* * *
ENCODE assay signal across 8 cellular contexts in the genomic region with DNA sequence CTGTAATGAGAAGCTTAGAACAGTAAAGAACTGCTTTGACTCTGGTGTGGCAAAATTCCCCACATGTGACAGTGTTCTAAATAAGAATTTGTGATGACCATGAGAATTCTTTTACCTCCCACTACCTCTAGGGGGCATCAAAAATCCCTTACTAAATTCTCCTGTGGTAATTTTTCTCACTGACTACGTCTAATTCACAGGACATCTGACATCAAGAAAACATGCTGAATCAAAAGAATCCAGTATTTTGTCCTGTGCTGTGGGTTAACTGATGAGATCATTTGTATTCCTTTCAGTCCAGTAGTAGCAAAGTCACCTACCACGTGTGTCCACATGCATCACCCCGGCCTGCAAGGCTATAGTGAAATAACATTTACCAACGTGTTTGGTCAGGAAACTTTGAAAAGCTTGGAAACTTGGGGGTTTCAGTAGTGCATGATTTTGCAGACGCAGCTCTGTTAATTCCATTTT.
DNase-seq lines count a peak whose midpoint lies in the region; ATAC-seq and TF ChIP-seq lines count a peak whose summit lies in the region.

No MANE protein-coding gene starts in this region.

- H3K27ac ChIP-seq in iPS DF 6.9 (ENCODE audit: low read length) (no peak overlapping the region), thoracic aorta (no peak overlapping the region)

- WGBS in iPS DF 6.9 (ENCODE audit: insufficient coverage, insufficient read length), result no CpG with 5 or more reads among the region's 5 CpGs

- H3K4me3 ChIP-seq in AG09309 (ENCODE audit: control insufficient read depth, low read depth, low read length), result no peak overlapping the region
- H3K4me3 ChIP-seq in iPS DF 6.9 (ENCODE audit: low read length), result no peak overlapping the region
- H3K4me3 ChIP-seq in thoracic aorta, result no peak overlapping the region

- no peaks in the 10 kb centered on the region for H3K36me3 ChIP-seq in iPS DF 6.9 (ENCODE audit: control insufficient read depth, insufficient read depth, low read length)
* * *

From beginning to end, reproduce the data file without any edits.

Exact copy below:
ENCODE assay signal across 8 cellular contexts in the genomic region with DNA sequence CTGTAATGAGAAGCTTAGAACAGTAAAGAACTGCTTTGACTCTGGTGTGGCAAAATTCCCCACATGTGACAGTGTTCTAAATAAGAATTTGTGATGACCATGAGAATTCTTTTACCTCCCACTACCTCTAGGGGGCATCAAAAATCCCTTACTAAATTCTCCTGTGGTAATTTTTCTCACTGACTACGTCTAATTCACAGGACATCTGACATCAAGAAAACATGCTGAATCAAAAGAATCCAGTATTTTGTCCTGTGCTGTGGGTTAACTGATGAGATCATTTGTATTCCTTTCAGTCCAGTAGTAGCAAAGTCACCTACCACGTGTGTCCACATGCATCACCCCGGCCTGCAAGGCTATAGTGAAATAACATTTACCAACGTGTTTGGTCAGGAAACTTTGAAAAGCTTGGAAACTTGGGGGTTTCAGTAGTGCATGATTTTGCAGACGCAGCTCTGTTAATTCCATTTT.
DNase-seq lines count a peak whose midpoint lies in the region; ATAC-seq and TF ChIP-seq lines count a peak whose summit lies in the region.

No MANE protein-coding gene starts in this region.

- H3K27ac ChIP-seq in iPS DF 6.9 (ENCODE audit: low read length) (no peak overlapping the region), thoracic aorta (no peak overlapping the region)

- WGBS in iPS DF 6.9 (ENCODE audit: insufficient coverage, insufficient read length), result no CpG with 5 or more reads among the region's 5 CpGs

- H3K4me3 ChIP-seq in AG09309 (ENCODE audit: control insufficient read depth, low read depth, low read length), result no peak overlapping the region
- H3K4me3 ChIP-seq in iPS DF 6.9 (ENCODE audit: low read length), result no peak overlapping the region
- H3K4me3 ChIP-seq in thoracic aorta, result no peak overlapping the region

- no peaks in the 10 kb centered on the region for H3K36me3 ChIP-seq in iPS DF 6.9 (ENCODE audit: control insufficient read depth, insufficient read depth, low read length)